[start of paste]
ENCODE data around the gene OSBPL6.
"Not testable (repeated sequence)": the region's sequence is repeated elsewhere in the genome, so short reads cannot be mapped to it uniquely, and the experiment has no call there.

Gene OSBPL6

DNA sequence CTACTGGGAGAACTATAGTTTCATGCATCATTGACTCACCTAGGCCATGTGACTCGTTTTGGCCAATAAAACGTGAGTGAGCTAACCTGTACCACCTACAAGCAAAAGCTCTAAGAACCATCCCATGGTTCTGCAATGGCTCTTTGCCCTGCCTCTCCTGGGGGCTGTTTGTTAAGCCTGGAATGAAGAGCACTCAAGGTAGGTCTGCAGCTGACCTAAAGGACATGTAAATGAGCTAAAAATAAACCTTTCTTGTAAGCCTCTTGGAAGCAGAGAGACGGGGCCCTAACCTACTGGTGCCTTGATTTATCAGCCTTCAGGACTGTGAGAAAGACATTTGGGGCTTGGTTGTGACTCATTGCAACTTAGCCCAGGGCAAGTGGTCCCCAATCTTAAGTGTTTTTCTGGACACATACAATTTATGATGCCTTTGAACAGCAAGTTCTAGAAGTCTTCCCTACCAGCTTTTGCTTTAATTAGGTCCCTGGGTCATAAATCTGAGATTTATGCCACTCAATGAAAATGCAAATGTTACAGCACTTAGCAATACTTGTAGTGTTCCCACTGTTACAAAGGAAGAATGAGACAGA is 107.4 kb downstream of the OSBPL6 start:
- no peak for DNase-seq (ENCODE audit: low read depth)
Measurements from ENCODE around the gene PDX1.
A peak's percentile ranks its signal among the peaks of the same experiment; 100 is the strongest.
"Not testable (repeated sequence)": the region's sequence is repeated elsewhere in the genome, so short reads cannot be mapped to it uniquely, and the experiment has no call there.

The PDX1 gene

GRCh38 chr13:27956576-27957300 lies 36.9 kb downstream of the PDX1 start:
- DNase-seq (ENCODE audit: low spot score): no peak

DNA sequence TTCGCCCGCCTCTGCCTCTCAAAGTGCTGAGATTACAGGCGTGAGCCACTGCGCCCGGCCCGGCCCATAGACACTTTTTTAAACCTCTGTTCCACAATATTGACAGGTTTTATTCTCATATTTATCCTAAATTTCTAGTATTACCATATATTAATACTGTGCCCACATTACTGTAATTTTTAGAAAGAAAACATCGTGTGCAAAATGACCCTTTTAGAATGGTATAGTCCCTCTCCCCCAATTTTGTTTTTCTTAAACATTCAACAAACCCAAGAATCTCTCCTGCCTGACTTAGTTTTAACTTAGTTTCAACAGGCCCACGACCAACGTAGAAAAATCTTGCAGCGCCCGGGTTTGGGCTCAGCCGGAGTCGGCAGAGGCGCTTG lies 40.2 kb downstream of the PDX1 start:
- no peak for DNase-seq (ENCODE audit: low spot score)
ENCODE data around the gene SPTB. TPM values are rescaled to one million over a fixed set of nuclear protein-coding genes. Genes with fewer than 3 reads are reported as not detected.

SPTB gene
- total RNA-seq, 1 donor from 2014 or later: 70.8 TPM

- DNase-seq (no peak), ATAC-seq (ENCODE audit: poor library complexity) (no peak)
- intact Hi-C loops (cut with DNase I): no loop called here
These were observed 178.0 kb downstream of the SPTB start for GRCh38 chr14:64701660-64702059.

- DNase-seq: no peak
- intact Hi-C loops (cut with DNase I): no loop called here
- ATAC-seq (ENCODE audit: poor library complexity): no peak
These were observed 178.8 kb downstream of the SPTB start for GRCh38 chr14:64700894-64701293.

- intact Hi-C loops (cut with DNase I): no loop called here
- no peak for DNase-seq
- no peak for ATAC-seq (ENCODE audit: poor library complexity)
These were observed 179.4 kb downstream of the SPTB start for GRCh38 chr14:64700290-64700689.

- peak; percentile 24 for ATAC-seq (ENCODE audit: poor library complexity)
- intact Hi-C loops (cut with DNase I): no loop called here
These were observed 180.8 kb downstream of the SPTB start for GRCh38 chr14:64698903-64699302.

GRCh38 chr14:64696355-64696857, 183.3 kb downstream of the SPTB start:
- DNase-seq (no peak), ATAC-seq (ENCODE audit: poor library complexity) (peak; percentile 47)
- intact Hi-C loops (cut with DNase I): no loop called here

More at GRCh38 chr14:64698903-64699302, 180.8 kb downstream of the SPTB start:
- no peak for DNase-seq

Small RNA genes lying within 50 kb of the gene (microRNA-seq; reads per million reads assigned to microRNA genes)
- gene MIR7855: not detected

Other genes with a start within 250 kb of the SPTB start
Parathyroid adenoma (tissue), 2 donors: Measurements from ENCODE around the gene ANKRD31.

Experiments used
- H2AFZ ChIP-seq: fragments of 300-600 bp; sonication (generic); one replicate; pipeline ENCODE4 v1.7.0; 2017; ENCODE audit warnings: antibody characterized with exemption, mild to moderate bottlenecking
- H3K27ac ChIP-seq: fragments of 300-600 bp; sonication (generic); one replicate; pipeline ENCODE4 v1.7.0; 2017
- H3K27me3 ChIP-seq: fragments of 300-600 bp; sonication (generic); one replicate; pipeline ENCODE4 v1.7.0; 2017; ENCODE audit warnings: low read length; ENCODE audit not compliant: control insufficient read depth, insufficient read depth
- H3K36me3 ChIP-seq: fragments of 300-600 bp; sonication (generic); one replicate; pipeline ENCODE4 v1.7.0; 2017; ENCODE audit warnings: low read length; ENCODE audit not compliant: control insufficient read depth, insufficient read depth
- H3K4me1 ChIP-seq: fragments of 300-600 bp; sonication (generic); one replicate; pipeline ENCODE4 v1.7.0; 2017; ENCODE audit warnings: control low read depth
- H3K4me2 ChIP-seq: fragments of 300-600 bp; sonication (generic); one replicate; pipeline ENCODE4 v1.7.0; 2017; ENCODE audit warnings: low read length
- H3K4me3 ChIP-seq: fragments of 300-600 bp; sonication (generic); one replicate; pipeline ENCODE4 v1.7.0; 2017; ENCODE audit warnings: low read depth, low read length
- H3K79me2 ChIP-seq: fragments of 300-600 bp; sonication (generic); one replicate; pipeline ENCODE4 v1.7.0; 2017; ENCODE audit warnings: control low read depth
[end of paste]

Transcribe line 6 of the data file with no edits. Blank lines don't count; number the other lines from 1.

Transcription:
Measurements from ENCODE around the gene PDX1.